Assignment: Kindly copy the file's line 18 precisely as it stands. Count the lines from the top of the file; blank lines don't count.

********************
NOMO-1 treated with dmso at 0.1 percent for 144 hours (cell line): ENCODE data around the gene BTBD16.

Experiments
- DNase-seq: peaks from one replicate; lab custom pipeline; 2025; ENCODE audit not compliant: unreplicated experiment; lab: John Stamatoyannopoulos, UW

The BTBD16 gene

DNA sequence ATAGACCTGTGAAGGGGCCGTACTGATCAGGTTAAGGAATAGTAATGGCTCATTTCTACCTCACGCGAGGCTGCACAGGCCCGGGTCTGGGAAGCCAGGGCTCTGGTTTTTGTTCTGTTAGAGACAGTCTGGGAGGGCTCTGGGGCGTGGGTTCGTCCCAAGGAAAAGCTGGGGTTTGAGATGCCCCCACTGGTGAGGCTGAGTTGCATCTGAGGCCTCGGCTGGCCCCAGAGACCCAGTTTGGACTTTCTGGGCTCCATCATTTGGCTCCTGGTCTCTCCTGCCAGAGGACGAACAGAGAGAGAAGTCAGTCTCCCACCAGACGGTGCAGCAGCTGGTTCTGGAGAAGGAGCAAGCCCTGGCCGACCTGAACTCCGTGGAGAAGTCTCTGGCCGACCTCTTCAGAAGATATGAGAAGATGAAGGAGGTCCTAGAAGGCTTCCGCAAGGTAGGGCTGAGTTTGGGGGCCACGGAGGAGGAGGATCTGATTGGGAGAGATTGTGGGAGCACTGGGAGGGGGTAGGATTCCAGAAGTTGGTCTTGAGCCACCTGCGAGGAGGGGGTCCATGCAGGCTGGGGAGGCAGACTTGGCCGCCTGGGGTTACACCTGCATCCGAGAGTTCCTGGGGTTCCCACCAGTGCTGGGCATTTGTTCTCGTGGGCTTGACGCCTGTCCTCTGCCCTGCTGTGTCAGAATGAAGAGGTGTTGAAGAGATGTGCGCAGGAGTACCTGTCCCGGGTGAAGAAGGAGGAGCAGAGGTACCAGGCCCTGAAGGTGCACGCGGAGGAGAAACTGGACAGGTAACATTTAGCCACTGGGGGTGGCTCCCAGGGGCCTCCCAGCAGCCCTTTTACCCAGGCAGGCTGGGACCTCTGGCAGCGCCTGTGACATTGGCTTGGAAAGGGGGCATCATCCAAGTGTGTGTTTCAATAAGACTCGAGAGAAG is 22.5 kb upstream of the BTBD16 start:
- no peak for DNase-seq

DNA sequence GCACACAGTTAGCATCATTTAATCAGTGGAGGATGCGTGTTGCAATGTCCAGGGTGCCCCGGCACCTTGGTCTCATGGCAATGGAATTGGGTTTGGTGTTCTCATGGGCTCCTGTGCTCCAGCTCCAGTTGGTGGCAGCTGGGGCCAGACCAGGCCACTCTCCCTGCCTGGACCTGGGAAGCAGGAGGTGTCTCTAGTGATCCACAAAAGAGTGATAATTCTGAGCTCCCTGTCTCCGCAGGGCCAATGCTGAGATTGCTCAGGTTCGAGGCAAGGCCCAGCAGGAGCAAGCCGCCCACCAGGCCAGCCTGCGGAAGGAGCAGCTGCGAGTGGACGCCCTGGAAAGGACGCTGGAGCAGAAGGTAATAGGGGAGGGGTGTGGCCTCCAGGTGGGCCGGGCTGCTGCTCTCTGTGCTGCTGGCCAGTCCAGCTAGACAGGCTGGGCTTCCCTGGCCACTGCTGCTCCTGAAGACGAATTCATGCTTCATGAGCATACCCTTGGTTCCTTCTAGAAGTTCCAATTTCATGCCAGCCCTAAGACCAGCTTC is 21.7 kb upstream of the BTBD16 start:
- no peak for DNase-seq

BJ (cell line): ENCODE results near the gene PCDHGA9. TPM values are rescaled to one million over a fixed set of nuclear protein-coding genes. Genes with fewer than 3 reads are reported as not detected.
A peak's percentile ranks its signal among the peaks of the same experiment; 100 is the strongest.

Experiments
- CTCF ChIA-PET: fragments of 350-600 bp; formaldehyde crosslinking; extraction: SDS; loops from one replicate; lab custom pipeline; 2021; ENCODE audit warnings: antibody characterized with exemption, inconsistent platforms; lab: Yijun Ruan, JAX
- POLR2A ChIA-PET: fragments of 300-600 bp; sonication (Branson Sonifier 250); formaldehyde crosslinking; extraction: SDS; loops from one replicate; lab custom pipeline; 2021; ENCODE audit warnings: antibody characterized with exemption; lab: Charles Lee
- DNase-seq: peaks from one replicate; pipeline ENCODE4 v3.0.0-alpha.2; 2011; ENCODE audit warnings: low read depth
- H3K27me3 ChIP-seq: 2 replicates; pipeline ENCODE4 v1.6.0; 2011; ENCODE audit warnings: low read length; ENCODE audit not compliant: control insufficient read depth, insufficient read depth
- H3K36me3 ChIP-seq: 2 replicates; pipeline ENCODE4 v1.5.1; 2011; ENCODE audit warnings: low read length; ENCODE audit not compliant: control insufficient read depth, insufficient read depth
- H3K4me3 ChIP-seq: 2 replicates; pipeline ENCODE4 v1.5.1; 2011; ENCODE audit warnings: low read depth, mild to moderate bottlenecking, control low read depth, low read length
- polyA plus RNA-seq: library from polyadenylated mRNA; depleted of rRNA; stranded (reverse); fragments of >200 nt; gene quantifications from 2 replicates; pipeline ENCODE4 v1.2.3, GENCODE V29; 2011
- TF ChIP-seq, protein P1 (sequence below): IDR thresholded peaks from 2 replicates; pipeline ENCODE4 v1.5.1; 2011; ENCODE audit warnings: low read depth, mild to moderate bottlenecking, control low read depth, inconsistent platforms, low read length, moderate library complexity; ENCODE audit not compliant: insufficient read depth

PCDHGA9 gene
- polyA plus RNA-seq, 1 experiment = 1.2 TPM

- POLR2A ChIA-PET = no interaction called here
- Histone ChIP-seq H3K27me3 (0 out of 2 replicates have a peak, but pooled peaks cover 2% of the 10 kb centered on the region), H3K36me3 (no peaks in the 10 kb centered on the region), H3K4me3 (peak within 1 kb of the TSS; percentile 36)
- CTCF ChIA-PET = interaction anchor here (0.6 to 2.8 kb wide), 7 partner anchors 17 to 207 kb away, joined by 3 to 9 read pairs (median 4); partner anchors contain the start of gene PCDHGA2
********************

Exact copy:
- polyA plus RNA-seq: library from polyadenylated mRNA; depleted of rRNA; stranded (reverse); fragments of >200 nt; gene quantifications from 2 replicates; pipeline ENCODE4 v1.2.3, GENCODE V29; 2011